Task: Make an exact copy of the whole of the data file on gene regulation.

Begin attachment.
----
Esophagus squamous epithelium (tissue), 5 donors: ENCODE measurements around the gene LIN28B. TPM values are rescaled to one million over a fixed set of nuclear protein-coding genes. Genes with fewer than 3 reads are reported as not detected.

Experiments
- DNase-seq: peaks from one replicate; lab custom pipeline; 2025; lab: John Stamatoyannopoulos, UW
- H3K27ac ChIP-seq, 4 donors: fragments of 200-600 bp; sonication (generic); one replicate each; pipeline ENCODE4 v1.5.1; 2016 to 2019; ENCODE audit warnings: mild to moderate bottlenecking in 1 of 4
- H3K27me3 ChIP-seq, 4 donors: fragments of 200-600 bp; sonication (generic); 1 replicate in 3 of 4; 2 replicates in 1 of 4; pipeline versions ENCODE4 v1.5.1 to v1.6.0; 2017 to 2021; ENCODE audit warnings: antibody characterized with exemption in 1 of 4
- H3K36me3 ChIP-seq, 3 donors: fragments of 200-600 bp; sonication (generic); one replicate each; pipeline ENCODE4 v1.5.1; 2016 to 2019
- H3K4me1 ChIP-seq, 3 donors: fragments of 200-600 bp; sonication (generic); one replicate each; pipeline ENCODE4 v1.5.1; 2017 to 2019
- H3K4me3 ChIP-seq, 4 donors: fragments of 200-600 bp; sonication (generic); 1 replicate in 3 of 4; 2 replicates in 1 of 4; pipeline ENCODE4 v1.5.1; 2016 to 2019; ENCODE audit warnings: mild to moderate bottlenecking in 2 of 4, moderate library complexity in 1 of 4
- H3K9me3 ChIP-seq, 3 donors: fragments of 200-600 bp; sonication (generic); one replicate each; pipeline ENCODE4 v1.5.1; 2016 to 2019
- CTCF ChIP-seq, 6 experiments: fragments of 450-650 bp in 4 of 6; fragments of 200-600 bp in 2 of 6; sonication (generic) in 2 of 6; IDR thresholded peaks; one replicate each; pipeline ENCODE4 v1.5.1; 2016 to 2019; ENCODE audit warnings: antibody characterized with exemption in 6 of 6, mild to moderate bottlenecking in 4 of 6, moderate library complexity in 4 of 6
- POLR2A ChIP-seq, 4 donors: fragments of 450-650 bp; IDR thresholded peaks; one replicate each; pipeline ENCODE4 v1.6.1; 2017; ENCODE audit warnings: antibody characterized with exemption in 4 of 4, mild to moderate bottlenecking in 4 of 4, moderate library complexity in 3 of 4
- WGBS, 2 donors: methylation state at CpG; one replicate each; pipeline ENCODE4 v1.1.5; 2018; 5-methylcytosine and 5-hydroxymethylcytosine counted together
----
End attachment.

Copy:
Esophagus squamous epithelium (tissue), 5 donors: ENCODE measurements around the gene LIN28B. TPM values are rescaled to one million over a fixed set of nuclear protein-coding genes. Genes with fewer than 3 reads are reported as not detected.

Experiments
- DNase-seq: peaks from one replicate; lab custom pipeline; 2025; lab: John Stamatoyannopoulos, UW
- H3K27ac ChIP-seq, 4 donors: fragments of 200-600 bp; sonication (generic); one replicate each; pipeline ENCODE4 v1.5.1; 2016 to 2019; ENCODE audit warnings: mild to moderate bottlenecking in 1 of 4
- H3K27me3 ChIP-seq, 4 donors: fragments of 200-600 bp; sonication (generic); 1 replicate in 3 of 4; 2 replicates in 1 of 4; pipeline versions ENCODE4 v1.5.1 to v1.6.0; 2017 to 2021; ENCODE audit warnings: antibody characterized with exemption in 1 of 4
- H3K36me3 ChIP-seq, 3 donors: fragments of 200-600 bp; sonication (generic); one replicate each; pipeline ENCODE4 v1.5.1; 2016 to 2019
- H3K4me1 ChIP-seq, 3 donors: fragments of 200-600 bp; sonication (generic); one replicate each; pipeline ENCODE4 v1.5.1; 2017 to 2019
- H3K4me3 ChIP-seq, 4 donors: fragments of 200-600 bp; sonication (generic); 1 replicate in 3 of 4; 2 replicates in 1 of 4; pipeline ENCODE4 v1.5.1; 2016 to 2019; ENCODE audit warnings: mild to moderate bottlenecking in 2 of 4, moderate library complexity in 1 of 4
- H3K9me3 ChIP-seq, 3 donors: fragments of 200-600 bp; sonication (generic); one replicate each; pipeline ENCODE4 v1.5.1; 2016 to 2019
- CTCF ChIP-seq, 6 experiments: fragments of 450-650 bp in 4 of 6; fragments of 200-600 bp in 2 of 6; sonication (generic) in 2 of 6; IDR thresholded peaks; one replicate each; pipeline ENCODE4 v1.5.1; 2016 to 2019; ENCODE audit warnings: antibody characterized with exemption in 6 of 6, mild to moderate bottlenecking in 4 of 6, moderate library complexity in 4 of 6
- POLR2A ChIP-seq, 4 donors: fragments of 450-650 bp; IDR thresholded peaks; one replicate each; pipeline ENCODE4 v1.6.1; 2017; ENCODE audit warnings: antibody characterized with exemption in 4 of 4, mild to moderate bottlenecking in 4 of 4, moderate library complexity in 3 of 4
- WGBS, 2 donors: methylation state at CpG; one replicate each; pipeline ENCODE4 v1.1.5; 2018; 5-methylcytosine and 5-hydroxymethylcytosine counted together